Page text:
It’s pretty hard to top “Take The Skinheads Bowling” for off-kilter, free-associating lyrics. Sandwiched between the country-flavored “Sad Lovers Waltz” and the dark, dissonant, menacing “You Got To Roll,” from the new album, “Skinheads” was delivered forcefully, but without a trace of irony. Regardless, it was the crowd-pleasing high point of the set, with most of the audience joining in the singalong chorus.
After a brief intemission, Cracker took the stage for its 70-minute set. Despite sharing a couple of band members with Camper (David Lowery and drummer Frank Funaro), Cracker is not a side project or spinoff of Camper. It was formed in the early 90’s, after the Campers parted ways for most of the decade, and the band has produced its own substantial body of work. Cracker’s sound is less lush than Camper’s, as befits a smaller, four-piece unit, and less eclectic, opting for more straightforward rock/alt-country arrangements rather than the polyglot of influences present in Camper’s oeuvre, What they share, besides Lowery and Funaro, is a penchant for the left-of-center lyric. Not having a new album to promote, the Cracker set was full of old favorites, including its own cult classic, “Euro-Trash Girl.”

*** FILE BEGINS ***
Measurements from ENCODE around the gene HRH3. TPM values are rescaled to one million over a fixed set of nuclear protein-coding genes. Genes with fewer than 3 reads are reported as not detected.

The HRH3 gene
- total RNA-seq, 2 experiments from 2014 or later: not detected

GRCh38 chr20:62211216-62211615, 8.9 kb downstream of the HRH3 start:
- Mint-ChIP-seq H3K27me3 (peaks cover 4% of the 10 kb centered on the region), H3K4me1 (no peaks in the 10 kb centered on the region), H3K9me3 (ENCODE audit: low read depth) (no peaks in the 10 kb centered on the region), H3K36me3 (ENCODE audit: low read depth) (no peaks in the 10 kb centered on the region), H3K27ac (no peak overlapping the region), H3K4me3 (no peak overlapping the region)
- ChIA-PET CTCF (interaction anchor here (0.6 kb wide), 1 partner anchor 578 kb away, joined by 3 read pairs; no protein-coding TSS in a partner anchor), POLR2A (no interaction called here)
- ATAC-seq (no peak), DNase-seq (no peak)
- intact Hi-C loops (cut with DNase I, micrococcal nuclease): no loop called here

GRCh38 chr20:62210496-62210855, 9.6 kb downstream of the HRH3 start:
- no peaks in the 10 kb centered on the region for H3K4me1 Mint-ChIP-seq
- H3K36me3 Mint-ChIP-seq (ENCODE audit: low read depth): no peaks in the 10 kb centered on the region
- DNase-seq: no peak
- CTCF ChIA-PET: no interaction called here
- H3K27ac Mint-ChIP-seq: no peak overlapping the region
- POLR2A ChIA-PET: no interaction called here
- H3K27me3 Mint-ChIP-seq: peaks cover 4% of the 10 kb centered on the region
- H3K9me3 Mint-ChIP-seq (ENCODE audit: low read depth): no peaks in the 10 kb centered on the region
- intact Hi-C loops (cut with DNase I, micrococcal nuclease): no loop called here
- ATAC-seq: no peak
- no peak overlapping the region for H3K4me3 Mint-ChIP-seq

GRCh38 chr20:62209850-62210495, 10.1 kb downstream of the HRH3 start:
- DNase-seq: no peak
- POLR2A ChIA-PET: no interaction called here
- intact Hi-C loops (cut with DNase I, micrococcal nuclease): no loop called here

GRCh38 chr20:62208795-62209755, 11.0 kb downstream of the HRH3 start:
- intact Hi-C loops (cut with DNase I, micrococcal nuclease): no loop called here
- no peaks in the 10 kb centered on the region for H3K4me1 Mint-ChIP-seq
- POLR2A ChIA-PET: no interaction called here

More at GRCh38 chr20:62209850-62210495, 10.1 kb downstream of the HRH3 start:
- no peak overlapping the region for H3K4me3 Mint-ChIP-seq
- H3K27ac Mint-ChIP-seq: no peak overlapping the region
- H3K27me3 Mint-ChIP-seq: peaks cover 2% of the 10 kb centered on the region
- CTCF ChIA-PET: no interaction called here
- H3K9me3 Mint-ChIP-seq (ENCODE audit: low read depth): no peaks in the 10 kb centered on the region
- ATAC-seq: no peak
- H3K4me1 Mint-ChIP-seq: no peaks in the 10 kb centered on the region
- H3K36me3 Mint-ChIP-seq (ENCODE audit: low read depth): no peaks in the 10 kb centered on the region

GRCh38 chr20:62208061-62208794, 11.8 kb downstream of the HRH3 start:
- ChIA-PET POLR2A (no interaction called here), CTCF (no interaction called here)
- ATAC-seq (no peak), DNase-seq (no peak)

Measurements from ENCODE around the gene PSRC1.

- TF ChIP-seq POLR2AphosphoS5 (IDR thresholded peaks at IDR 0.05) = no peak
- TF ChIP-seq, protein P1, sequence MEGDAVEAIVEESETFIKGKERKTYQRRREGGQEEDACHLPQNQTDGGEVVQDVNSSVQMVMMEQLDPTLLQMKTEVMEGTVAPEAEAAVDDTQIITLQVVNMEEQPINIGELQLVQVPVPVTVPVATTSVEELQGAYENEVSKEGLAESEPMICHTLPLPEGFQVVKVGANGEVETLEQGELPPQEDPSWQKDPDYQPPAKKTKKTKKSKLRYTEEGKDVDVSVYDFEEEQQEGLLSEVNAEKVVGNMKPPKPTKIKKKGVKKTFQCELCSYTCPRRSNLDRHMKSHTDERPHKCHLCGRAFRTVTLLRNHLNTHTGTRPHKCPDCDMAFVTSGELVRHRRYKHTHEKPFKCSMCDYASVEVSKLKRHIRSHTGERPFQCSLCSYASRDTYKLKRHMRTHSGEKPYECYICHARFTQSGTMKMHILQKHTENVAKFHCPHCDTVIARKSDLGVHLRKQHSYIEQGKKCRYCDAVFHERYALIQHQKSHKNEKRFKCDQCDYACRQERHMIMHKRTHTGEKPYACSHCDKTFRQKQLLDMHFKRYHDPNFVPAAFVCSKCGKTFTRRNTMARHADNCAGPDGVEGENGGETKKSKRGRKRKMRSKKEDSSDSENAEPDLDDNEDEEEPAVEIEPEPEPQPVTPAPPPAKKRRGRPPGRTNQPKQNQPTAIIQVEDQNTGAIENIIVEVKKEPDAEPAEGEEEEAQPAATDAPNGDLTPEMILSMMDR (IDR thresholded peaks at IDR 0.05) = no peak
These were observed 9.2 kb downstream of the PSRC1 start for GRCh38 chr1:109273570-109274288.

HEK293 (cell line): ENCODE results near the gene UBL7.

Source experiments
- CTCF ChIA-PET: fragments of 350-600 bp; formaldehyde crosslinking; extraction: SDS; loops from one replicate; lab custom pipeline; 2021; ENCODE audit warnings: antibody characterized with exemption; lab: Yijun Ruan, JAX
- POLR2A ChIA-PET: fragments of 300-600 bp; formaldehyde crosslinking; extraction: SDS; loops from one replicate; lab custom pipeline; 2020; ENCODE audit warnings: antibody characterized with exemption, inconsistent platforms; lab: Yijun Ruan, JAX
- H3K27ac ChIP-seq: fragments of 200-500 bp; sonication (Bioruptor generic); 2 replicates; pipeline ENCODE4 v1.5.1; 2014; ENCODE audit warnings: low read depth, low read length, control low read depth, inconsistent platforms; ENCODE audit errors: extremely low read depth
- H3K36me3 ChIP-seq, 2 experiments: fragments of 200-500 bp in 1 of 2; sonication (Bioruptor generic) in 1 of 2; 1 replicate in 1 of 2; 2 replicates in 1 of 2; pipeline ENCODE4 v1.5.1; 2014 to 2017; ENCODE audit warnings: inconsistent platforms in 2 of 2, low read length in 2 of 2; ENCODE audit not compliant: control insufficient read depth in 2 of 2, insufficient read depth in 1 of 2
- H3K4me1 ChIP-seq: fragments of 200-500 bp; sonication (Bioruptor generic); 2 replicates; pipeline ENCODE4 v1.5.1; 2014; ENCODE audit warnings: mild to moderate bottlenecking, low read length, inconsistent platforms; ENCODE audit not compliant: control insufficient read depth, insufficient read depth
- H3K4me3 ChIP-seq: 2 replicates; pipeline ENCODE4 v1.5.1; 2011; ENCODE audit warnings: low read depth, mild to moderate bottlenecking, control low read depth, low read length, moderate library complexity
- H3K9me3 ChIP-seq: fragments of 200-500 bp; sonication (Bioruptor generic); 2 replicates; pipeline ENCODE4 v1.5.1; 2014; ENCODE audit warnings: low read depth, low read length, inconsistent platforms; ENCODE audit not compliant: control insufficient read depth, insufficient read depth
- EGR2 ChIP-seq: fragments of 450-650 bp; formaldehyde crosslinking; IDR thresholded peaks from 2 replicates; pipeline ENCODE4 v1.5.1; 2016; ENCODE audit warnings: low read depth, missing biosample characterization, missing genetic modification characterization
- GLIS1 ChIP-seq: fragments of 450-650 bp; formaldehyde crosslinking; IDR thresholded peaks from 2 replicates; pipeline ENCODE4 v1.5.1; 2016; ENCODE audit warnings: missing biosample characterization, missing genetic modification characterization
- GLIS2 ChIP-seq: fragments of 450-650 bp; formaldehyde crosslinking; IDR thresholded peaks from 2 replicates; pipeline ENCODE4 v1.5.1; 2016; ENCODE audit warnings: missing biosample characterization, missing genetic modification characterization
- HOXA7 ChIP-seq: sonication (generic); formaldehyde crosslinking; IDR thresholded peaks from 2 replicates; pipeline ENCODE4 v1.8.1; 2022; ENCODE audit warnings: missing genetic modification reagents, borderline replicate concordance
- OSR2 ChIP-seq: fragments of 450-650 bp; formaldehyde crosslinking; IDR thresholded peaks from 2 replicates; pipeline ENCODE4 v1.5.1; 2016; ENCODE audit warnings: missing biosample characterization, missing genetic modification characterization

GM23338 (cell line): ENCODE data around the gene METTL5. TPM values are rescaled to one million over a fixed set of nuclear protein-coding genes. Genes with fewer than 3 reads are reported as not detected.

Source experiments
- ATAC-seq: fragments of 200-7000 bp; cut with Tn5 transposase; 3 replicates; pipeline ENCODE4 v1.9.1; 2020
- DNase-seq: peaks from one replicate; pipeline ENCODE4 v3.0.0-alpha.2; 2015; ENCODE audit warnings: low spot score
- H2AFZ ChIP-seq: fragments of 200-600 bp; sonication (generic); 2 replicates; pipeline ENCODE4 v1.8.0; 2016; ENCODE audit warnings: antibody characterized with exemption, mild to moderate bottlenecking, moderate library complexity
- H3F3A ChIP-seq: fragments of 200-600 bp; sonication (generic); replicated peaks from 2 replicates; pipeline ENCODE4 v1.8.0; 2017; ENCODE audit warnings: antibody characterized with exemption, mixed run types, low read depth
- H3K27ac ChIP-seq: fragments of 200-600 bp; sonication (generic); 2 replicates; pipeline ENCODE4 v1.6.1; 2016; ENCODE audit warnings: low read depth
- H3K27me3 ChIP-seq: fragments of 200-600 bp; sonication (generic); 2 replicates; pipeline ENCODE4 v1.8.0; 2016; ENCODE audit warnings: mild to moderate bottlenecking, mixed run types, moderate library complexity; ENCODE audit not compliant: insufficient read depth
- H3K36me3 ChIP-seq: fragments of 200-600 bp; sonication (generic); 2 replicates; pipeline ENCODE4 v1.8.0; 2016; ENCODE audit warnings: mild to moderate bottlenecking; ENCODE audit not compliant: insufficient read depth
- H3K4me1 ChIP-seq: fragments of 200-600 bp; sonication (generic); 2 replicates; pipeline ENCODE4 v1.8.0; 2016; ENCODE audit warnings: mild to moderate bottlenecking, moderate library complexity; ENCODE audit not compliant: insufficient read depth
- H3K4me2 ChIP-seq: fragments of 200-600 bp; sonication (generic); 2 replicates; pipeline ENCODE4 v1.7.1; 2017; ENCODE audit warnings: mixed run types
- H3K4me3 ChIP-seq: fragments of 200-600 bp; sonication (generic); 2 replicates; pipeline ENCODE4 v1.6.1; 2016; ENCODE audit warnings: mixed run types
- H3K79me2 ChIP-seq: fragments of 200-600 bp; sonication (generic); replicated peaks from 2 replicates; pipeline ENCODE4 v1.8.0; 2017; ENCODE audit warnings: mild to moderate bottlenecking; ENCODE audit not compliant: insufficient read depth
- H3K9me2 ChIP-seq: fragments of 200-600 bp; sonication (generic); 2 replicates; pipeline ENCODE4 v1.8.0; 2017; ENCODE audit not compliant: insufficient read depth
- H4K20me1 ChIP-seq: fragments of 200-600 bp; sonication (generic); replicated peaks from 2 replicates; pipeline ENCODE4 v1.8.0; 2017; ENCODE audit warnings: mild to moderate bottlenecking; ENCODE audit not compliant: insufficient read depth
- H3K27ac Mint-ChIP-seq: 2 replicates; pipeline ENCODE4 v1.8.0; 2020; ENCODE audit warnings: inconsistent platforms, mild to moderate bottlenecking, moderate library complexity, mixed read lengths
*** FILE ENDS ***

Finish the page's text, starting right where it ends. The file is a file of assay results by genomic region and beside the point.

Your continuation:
Regrettably, some sound problems cropped up from time to time during Cracker’s set. Johnnie Hickman’s Les Paul sounded muddy and lost in the mix on the opening “Been Around The World.” The sound evened out for “Low,” a mid-tempo rocker, and was stable for “Teen Angst (What The World Needs Now),” a fast-paced song with the acerbic chorus: “Cause what the world needs now / is another folk singer / like I need a hole in my head.” Tell us what you really think about folk singers, David!
The honky-tonk “Lonesome Johnny Blues,” with its “Folsom Prison Blues” tempo, gave way to the less frantic but still forceful pace of “Hey Bret (you know what time it is),” from the 2009 “Sunrise In The Land Of Milk And Honey” album, the band’s most recent studio effort. Unfortunately, once again the sound mix seemed to falter, with Hickman’s solos being amped too low to showcase his formidable chops.